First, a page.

Published September 30. 2013 4:00AM
Food Stroll promoter could change focus from sponsoring events to filling storefronts
New London - During the past eight years, New London Main Street has hosted and promoted 16 food strolls downtown, bringing together locals and out-of-towners and promoting the city's bars, restaurants and businesses.
But the organization that has been a mainstay in downtown for 15 years has fewer resources and volunteers, and a staff of two part-time workers, forcing the group to look more at economic enhancement and offering assistance to small business, rather than sponsoring events.
"We are re-looking at our organization,'' said Rene Fournier, president of the board of directors. "Do we reshape our mission? We're still determining that."
Food strolls are important, she said "but we have to look at what's realistic and what we can sustain."
Next Food Stroll is Oct. 16
On Oct. 16, the Fall Food Stroll will kick off at 5:30 p.m. "Tastes" from 27 restaurants will be available and more than 16 retails stores will participate, serving food or highlighting their wares. There will be entertainment throughout the three-hour event.
"Visitors get to experience a lively downtown that is safe, even in the dark, and word continues to spread that downtown New London is a great place to be," said Annah Perch, executive director of Main Street.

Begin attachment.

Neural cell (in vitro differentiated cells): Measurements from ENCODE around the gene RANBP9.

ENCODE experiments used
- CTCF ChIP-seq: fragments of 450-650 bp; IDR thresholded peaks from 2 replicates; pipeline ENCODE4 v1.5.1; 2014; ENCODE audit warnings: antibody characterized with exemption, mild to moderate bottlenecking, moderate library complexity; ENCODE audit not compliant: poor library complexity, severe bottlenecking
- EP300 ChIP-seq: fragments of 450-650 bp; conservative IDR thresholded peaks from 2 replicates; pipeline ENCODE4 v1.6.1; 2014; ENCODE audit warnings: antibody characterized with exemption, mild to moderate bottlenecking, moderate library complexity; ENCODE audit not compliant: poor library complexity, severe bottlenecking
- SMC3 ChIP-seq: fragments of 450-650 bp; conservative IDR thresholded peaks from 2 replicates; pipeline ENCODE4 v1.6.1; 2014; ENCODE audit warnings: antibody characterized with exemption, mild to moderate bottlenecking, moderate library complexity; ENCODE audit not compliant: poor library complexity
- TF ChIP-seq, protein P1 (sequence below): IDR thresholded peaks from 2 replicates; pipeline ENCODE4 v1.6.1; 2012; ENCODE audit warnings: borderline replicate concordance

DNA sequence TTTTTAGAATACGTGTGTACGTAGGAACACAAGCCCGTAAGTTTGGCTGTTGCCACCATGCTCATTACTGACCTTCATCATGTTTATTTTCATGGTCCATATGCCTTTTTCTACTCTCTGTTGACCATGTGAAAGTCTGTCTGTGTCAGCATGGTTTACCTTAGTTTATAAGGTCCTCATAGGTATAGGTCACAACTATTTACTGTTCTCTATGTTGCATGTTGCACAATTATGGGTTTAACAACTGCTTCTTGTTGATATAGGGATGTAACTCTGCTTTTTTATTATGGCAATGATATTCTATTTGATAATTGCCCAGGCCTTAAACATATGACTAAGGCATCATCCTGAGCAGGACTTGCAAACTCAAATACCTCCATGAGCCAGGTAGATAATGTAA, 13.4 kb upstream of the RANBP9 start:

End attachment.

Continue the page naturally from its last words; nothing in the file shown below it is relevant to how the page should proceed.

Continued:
But the association is looking to refocus its purpose and aim for the National Main Street Model, which highlights organization, promotion, design and economic enhancement for local businesses, she said.
"I think we want to be less event driven," Perch said, focusing more on things like filling empty storefronts.
"A lot of what Main Street can do, already exists," she said. "We need to make sure we're giving business the tools to succeed."
The $163,000 annual operating budget is funded with memberships, sponsorships, an annual appeal, and foundation grants. The city also contributes about $40,000 a year.
The group will probably continue to have one food stroll a year, rather than two, she said, but it will not run the ice rink, which was set up on The Parade for two winters to try and attract visitors to downtown during the colder months. The rink was well attended the first year but was barely used last year.
Main Street has agreed to help the city sell the synthetic ice rink and accompanying equipment.
"A lot of volunteers did a lot of work to compile everything that goes with the rink," Perch said. Among the ancillary items are ice skates, lubricant for the synthetic ice, hockey uniforms, promotional materials and a sound system.
The entire cost of the project was about $115,000.
Perch said she had inquires from an individual and a private campground that is interested in setting up the rink during the summer.
In 2011, the City Council approved $78,592 for a 45-by-90-foot synthetic skating rink, which was to be open to the public December, January and February. The city purchased the portable rink from Ice Rink Engineer and Manufacturing for $47,860, and the walls to go around the rink from Sports Resource Group for $27,732. Additional money was spent on a sales booth, skates, and a music system.